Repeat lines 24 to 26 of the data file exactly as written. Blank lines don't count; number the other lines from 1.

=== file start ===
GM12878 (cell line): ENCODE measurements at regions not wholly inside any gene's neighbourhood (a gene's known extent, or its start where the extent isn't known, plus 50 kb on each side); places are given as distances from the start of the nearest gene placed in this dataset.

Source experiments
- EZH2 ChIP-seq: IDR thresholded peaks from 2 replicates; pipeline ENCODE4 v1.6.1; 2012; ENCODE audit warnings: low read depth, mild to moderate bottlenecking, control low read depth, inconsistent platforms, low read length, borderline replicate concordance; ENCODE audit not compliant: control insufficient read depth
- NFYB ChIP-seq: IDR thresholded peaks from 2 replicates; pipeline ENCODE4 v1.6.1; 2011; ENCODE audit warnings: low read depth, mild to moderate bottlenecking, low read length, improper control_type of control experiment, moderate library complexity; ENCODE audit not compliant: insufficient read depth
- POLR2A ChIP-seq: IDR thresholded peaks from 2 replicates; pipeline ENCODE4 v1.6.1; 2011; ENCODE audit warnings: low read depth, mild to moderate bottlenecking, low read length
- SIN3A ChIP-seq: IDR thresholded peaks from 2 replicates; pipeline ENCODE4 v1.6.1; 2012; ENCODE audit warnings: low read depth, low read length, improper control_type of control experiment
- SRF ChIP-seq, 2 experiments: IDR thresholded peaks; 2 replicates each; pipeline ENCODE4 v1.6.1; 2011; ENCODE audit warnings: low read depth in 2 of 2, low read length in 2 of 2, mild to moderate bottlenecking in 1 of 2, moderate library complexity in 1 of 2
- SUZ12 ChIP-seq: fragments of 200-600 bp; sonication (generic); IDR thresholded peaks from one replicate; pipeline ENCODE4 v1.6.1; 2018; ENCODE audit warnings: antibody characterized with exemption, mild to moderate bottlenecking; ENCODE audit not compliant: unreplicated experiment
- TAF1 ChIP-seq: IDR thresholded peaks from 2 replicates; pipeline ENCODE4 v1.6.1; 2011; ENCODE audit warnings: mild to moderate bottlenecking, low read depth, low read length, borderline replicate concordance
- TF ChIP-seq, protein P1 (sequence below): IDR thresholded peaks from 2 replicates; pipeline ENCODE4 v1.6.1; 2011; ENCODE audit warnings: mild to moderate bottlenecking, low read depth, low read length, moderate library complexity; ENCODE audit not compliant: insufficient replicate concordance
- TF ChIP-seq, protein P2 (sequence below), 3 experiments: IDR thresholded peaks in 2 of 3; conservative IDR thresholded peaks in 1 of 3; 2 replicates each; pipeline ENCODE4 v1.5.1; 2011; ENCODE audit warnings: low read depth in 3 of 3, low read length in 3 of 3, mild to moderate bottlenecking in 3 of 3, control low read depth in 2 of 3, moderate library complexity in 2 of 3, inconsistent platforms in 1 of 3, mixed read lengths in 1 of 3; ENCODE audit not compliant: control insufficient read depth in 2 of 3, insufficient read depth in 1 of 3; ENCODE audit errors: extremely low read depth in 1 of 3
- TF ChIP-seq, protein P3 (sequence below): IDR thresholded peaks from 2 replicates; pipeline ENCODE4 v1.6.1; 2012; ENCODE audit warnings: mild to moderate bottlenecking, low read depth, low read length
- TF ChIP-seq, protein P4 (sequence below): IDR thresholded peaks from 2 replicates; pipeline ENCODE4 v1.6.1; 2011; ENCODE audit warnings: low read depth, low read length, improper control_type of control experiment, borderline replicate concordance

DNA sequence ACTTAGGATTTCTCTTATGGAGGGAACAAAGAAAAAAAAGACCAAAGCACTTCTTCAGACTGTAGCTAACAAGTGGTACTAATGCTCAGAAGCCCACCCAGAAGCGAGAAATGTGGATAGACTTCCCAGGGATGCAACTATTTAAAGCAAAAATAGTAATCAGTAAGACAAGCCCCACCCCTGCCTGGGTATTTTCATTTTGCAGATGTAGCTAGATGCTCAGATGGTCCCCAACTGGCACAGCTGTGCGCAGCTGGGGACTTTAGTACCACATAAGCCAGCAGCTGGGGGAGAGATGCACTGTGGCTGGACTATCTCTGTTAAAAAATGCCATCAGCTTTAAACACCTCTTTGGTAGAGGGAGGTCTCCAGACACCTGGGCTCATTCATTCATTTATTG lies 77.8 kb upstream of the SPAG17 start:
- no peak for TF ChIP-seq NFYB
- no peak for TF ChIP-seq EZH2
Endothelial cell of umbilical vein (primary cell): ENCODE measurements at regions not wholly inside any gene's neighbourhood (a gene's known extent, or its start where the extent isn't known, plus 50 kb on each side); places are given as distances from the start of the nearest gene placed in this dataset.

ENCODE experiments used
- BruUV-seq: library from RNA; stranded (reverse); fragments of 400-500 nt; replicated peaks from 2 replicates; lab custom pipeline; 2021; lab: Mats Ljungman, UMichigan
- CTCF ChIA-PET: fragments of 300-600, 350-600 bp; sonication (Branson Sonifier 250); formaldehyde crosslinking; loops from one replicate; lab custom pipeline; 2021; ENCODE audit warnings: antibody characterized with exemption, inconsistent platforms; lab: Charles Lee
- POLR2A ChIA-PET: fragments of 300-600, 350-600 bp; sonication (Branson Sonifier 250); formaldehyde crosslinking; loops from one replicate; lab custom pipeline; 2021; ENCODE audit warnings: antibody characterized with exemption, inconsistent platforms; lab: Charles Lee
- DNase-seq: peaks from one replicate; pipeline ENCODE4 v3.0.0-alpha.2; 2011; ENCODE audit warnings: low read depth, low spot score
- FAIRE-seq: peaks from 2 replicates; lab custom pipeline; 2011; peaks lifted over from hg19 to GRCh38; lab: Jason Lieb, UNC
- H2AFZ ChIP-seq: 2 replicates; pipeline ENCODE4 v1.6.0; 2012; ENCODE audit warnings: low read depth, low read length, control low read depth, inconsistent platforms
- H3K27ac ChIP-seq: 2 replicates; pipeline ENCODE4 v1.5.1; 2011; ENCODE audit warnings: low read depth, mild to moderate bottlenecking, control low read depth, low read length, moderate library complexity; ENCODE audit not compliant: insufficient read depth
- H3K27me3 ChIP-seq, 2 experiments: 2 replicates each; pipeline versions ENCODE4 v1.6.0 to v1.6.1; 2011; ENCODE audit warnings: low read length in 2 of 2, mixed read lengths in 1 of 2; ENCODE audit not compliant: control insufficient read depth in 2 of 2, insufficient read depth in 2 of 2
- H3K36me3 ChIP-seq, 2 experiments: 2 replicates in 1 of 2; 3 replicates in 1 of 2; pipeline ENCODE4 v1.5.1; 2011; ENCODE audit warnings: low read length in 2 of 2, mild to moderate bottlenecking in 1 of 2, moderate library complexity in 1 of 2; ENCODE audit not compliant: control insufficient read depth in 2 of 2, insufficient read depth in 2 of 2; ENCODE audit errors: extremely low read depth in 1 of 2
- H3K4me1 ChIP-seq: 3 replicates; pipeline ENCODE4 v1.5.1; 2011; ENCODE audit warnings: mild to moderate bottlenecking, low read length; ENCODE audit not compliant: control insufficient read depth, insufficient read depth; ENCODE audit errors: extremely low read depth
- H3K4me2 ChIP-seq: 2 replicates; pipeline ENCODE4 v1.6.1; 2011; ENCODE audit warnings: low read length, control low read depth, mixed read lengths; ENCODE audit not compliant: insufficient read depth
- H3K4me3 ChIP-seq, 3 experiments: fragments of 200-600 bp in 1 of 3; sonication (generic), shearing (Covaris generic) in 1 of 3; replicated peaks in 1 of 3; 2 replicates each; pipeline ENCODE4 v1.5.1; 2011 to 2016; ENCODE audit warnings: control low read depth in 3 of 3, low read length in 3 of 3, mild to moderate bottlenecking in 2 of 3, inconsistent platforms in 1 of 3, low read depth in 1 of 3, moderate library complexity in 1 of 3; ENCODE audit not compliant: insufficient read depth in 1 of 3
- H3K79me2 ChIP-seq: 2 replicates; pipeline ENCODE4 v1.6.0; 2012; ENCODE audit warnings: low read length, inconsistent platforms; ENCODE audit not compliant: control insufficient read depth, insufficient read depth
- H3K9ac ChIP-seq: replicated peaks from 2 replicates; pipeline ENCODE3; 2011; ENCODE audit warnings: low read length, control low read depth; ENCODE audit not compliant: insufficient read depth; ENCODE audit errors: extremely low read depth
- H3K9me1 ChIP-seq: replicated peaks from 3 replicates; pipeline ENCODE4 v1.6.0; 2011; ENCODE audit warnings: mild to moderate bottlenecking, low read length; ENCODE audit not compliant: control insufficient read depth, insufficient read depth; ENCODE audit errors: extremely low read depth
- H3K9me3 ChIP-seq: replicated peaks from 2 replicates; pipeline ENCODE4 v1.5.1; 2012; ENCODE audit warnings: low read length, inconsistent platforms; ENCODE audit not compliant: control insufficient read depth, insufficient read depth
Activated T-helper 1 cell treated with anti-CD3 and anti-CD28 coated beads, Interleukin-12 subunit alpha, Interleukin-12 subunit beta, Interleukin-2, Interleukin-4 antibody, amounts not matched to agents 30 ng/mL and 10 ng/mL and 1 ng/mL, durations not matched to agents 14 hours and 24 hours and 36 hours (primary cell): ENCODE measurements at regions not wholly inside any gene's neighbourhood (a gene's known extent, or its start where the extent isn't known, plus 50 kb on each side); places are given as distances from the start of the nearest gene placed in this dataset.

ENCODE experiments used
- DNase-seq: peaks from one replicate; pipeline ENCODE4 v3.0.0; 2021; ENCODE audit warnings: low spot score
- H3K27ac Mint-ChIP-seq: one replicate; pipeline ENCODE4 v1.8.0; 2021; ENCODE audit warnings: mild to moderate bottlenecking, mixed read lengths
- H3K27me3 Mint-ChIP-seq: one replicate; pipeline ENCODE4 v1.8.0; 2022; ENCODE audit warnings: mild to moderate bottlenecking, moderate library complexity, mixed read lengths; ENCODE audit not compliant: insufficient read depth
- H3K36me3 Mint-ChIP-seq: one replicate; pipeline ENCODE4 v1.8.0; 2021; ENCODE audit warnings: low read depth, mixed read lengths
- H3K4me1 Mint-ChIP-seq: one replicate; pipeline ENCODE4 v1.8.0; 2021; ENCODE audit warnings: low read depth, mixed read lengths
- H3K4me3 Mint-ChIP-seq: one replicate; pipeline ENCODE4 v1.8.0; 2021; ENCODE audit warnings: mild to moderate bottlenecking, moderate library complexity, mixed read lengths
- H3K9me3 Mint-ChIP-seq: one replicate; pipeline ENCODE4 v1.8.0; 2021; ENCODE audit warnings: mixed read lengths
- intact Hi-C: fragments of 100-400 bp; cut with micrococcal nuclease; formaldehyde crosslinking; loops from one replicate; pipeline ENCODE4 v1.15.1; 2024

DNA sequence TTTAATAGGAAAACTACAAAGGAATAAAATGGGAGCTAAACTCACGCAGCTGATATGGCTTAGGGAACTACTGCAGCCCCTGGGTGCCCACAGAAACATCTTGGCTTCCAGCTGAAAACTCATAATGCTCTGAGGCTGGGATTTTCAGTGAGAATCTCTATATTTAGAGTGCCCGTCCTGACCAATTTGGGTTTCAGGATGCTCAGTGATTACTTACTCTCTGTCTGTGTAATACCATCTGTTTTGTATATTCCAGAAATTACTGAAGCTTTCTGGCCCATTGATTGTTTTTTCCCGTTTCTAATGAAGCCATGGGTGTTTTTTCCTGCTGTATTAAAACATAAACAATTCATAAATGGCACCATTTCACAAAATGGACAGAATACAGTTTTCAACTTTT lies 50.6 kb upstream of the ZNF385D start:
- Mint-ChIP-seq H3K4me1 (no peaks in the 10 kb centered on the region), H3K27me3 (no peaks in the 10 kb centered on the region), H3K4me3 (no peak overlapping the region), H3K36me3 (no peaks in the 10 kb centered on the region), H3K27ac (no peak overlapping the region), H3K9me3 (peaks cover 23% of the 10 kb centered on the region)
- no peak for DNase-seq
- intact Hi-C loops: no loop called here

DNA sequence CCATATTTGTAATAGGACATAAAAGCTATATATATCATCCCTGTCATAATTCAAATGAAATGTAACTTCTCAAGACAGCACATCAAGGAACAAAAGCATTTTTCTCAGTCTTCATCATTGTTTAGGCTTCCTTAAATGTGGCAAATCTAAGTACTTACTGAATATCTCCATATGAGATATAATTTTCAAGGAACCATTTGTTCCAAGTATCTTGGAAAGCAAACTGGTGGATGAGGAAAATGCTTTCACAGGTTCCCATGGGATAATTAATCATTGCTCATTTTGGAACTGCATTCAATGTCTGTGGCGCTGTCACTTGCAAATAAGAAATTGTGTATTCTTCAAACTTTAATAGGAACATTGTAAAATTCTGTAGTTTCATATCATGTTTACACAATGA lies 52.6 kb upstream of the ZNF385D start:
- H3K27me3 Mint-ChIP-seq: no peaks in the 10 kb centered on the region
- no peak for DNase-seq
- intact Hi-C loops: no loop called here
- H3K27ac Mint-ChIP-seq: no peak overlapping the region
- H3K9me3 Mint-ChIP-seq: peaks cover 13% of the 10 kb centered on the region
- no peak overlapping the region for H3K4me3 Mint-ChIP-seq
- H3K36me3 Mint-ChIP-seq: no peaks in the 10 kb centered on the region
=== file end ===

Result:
- H2AFZ ChIP-seq: 2 replicates; pipeline ENCODE4 v1.6.0; 2012; ENCODE audit warnings: low read depth, low read length, control low read depth, inconsistent platforms
- H3K27ac ChIP-seq: 2 replicates; pipeline ENCODE4 v1.5.1; 2011; ENCODE audit warnings: low read depth, mild to moderate bottlenecking, control low read depth, low read length, moderate library complexity; ENCODE audit not compliant: insufficient read depth
- H3K27me3 ChIP-seq, 2 experiments: 2 replicates each; pipeline versions ENCODE4 v1.6.0 to v1.6.1; 2011; ENCODE audit warnings: low read length in 2 of 2, mixed read lengths in 1 of 2; ENCODE audit not compliant: control insufficient read depth in 2 of 2, insufficient read depth in 2 of 2